Only one Terrill Thompson

Ok, there are actually two Terrill Thompsons, but that's another story.

This particular Terrill (me) has a short bio that reads "Terrill Thompson is technology accessibility specialist with the University of Washington, web developer, musician, writer, outdoor adventurer, and seeker of truth."

These are a lot of things that I Am. Historically I've kept some of them separate. For example, this blog primarily has focused on web accessibility, whereas I've maintained a separate blog dedicated to my music.

I've always felt some resistance though to compartmentalizing my various interests. Terrill Thompson the technology accessibility specialist, Terrill Thompson the musician, Terrill Thompson the writer, etc. are all the same Terrill Thompson.

Therefore, today I'm combining all of my interests into a single blog/website. About halfway down the right sidebar you'll now find a heading "Categories", which enables you to hone in on posts that pertain either to accessibility (A11y), music, or life, depending on your interests. Maybe there will be additional categories someday.

All the old stuff is still here: There are posts dating back to 2008. It should be easy to find stuff via the main navigation menu, sidebar, or search feature.

Having one blog will be easier to maintain, so I'm more likely to keep up with bug fixes,  adding new features, and maybe even posting new content. In fact, I think I may post a new entry today, which will make two in one day. I think that's the first time that's happened in my  eleven years of blogging!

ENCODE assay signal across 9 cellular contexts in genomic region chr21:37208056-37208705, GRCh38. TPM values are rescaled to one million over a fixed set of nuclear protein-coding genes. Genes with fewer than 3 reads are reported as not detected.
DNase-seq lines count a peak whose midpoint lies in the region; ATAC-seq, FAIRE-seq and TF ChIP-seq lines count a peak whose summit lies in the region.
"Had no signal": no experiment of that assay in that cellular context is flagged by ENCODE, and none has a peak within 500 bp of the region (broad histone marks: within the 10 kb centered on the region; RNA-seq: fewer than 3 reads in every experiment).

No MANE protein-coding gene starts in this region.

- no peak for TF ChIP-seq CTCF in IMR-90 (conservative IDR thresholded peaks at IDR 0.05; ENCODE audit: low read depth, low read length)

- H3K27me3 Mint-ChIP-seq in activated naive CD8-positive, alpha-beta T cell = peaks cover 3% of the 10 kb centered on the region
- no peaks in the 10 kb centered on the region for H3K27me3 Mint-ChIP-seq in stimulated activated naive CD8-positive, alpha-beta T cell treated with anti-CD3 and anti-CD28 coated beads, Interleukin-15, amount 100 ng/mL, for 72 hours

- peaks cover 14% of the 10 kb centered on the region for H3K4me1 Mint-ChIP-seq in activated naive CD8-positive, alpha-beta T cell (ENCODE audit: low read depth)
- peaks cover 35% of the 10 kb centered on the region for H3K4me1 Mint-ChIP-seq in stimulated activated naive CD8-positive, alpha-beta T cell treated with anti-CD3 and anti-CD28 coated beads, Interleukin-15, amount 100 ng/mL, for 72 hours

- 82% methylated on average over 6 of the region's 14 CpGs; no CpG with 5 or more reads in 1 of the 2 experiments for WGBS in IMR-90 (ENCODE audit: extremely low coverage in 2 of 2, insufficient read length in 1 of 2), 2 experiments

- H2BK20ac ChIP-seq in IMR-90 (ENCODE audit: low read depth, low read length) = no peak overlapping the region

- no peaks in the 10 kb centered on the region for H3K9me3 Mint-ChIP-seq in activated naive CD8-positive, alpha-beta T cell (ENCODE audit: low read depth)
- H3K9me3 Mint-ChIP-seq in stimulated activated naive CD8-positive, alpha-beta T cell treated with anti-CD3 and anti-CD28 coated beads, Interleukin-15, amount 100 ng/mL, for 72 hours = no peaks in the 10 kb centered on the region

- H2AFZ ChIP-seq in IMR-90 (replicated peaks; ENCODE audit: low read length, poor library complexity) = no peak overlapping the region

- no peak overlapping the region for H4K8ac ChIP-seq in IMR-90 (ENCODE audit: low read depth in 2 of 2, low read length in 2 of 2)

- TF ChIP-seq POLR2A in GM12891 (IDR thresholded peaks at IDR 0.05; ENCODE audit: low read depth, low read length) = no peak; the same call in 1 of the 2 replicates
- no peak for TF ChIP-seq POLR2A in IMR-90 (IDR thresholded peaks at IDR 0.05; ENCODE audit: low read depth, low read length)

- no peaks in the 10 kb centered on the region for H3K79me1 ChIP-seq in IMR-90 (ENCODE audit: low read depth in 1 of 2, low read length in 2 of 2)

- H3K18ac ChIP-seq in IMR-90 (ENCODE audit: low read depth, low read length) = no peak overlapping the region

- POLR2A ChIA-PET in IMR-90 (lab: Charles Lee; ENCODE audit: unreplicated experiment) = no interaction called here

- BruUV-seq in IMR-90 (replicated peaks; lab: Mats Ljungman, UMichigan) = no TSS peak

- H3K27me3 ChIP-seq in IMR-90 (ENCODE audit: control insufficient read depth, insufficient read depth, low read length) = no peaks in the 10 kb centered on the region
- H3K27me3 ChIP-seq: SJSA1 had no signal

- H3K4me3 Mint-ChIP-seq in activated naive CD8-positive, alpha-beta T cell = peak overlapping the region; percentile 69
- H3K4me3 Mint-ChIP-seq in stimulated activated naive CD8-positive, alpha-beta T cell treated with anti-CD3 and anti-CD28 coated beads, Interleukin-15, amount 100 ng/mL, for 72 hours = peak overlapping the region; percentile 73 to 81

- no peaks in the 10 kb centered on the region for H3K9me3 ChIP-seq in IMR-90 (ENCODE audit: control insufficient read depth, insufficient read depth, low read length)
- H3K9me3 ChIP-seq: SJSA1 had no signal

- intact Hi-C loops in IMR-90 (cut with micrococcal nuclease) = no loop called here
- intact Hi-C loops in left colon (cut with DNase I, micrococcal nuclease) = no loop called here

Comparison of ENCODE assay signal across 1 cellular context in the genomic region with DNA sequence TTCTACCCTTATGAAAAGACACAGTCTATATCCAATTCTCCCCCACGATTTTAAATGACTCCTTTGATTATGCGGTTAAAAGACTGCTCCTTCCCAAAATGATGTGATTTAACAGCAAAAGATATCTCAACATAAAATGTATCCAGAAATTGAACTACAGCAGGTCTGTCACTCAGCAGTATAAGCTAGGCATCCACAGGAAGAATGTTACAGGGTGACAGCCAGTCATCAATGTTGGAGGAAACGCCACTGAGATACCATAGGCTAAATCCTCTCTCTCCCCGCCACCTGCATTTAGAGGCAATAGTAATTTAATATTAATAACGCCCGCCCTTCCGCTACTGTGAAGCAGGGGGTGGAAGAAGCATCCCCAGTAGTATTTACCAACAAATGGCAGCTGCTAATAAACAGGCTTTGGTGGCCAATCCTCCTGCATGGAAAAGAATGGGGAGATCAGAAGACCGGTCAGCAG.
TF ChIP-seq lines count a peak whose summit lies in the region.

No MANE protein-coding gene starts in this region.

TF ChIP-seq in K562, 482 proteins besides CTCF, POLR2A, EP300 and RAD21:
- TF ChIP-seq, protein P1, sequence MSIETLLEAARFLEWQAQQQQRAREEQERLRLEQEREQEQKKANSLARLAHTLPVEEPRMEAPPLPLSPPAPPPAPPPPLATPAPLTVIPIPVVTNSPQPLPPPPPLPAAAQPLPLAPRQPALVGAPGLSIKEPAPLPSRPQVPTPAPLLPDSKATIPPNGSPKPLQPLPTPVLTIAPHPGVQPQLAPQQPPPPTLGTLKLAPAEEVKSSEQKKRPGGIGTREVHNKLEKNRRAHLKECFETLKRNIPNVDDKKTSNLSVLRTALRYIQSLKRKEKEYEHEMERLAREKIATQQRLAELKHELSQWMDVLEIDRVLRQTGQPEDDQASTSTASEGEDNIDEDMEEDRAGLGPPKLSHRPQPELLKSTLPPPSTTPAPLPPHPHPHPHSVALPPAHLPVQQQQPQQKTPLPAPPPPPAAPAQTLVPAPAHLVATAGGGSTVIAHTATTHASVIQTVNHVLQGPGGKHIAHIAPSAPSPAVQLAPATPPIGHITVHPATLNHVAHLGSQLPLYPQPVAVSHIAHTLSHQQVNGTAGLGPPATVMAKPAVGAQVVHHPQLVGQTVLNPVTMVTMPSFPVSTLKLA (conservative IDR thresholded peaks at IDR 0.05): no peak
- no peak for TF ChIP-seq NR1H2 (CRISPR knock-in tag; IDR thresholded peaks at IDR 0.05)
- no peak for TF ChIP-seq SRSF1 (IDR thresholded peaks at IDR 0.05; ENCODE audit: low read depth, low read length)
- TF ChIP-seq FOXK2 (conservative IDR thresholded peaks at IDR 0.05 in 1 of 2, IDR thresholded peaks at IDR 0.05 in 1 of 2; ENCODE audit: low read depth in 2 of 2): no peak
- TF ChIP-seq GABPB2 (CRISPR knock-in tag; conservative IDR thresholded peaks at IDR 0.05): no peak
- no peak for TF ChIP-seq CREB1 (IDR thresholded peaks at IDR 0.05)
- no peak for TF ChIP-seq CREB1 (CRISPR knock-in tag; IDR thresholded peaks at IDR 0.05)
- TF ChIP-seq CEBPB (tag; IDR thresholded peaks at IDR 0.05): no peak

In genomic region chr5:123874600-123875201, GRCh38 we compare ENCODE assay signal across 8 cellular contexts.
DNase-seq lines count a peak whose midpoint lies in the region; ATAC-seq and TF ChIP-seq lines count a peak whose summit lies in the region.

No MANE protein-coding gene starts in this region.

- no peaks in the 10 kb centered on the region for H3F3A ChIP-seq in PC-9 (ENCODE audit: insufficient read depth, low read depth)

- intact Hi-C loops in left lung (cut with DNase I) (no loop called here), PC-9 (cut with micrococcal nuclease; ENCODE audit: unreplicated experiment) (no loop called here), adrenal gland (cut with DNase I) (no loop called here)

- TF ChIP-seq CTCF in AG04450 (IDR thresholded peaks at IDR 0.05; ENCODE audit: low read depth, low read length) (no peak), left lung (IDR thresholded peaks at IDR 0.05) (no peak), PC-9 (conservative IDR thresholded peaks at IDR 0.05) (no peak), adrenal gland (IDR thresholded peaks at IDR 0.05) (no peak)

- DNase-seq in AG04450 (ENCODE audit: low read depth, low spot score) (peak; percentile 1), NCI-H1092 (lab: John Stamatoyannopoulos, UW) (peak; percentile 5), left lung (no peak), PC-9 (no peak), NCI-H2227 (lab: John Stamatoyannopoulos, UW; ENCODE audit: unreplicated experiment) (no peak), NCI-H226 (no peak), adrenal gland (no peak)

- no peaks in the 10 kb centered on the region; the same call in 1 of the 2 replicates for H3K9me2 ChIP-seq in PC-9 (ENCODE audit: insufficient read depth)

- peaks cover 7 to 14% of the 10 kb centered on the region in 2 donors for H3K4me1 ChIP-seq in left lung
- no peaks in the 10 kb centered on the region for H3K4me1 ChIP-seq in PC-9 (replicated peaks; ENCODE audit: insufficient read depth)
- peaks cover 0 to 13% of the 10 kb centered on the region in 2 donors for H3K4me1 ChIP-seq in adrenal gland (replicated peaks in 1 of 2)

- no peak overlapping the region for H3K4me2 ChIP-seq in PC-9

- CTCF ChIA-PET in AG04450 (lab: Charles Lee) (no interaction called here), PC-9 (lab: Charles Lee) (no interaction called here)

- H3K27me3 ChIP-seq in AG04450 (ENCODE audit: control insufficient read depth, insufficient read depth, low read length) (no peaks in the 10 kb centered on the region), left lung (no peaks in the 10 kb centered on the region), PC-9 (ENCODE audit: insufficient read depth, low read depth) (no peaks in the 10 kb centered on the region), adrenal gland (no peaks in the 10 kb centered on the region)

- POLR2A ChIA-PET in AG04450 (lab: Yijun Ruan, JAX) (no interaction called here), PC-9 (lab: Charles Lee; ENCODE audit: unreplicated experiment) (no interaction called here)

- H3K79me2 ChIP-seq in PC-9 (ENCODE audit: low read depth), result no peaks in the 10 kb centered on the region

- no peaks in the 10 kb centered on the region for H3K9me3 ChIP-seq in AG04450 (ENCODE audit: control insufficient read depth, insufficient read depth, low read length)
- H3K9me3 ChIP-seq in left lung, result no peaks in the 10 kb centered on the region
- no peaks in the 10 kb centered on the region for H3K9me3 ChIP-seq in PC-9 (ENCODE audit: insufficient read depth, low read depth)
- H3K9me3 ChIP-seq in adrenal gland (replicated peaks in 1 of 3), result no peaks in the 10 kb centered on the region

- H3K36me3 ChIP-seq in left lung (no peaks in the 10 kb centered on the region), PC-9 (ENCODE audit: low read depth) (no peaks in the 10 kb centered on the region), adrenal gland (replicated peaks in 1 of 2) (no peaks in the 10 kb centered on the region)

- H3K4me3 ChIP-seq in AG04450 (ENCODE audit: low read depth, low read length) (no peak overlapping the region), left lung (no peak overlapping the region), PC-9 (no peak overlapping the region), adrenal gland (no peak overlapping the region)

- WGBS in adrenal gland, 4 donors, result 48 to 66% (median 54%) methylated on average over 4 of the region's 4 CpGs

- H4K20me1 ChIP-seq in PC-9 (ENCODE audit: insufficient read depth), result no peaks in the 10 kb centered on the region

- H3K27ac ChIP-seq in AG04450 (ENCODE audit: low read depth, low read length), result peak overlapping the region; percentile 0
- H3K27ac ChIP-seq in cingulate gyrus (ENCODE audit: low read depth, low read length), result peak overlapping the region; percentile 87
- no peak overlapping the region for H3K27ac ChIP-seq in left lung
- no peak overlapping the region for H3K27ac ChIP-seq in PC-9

Feeling inspired.

Optimizing my Home Office

I work in a variety of places. I share an office with Doug at the Seattle campus of the University of Washington. I share an office with David, Carly, Stephanie, and Nigel at Western Washington University in Bellingham, with Max a short shout away. I share an office with anyone else who happens to be working at Woods Coffee on any particular day. But sometimes I just want to be alone, working in a quiet place where I can focus on the tasks at hand without distraction. Hands down, the best place to do the latter is my home office. All this week, I've had no choice but to work every day in my home office as outside my front door, I've been knee-deep in snow.

Outdoor furniture buried under mountains of snow, prayer flags and snow-covered trees in the background 14 inches of snow piled high on Terrill's deck

After a week of being snowed in, I'm still loving it, partly because I'm a huge fan of snow; but also because I recently upgraded my home office so it's extremely comfortable and helps me to achieve maximum work efficiency. Some of my equipment travels with me from office to office, but a few things remain at home. So when I arrive back home in my safe, warm den I can plug in my computers and continue to be productive.

Because I'm here, and because I love it, I thought I would share a bit about my setup. First, I'll describe some of the problems I was experiencing before upgrading.

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The Truth about Nepal, and Why Kaiser Permanente Sucks

This is another one of those end-of-year blog posts. As I reflect back on 2018 though, it certainly has been an extraordinary year.

I wrote this a few days ago and have been hesitant to post it. If anyone who reads this is interested in traveling to Nepal, I don't want to discourage that. Nepal is one of the poorest countries in Asia, and is populated by fascinating, diverse, kind, and beautiful people, many of whom desperately depend on tourism for their livelihood. If you're interested, I encourage you to go! However, I feel like I have an obligation to tell my story. Perhaps it will help would-be travelers to go with more realistic expectations than I had, and to be more fully prepared than I was for the challenges they may face.

The Truth About Nepal